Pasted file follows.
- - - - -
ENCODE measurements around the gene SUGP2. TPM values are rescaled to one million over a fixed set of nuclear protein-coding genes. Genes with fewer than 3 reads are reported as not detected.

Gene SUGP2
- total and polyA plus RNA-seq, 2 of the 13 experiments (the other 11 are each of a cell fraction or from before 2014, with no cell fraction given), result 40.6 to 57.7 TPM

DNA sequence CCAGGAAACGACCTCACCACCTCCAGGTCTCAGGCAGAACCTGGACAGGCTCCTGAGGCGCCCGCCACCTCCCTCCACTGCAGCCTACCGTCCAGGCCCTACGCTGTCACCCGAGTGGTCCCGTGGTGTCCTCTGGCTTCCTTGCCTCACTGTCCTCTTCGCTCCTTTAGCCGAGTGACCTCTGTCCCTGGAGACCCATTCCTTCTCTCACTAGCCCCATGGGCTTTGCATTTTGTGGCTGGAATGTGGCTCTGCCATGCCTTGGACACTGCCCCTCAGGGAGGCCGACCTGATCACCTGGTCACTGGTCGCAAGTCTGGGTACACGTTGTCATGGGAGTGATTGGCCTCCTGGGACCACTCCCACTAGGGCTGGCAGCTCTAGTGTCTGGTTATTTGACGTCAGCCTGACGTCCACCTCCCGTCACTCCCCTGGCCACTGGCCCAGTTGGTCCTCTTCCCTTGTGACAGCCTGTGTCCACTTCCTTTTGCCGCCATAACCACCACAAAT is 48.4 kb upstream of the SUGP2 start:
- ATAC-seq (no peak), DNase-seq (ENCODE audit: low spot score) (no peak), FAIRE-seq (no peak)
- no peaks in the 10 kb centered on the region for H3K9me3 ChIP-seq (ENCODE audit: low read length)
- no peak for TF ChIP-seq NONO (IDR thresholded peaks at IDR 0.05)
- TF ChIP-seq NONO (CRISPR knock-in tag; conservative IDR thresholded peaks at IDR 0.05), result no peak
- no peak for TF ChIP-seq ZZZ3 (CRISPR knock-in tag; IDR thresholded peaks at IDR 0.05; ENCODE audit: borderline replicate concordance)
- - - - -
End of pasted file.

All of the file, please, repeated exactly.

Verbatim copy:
ENCODE measurements around the gene SUGP2. TPM values are rescaled to one million over a fixed set of nuclear protein-coding genes. Genes with fewer than 3 reads are reported as not detected.

Gene SUGP2
- total and polyA plus RNA-seq, 2 of the 13 experiments (the other 11 are each of a cell fraction or from before 2014, with no cell fraction given), result 40.6 to 57.7 TPM

DNA sequence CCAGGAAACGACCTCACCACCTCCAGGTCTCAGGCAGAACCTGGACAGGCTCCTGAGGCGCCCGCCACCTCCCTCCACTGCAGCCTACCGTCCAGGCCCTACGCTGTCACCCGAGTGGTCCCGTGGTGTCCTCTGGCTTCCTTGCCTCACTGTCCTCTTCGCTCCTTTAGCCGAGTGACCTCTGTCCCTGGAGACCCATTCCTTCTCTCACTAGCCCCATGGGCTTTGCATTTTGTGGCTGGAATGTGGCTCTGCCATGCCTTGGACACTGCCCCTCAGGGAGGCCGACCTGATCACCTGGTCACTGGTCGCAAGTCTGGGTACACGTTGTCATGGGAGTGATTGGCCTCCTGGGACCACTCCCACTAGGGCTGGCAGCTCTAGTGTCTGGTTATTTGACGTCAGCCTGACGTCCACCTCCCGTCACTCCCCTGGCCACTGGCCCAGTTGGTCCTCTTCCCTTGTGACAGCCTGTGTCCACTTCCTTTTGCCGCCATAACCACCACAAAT is 48.4 kb upstream of the SUGP2 start:
- ATAC-seq (no peak), DNase-seq (ENCODE audit: low spot score) (no peak), FAIRE-seq (no peak)
- no peaks in the 10 kb centered on the region for H3K9me3 ChIP-seq (ENCODE audit: low read length)
- no peak for TF ChIP-seq NONO (IDR thresholded peaks at IDR 0.05)
- TF ChIP-seq NONO (CRISPR knock-in tag; conservative IDR thresholded peaks at IDR 0.05), result no peak
- no peak for TF ChIP-seq ZZZ3 (CRISPR knock-in tag; IDR thresholded peaks at IDR 0.05; ENCODE audit: borderline replicate concordance)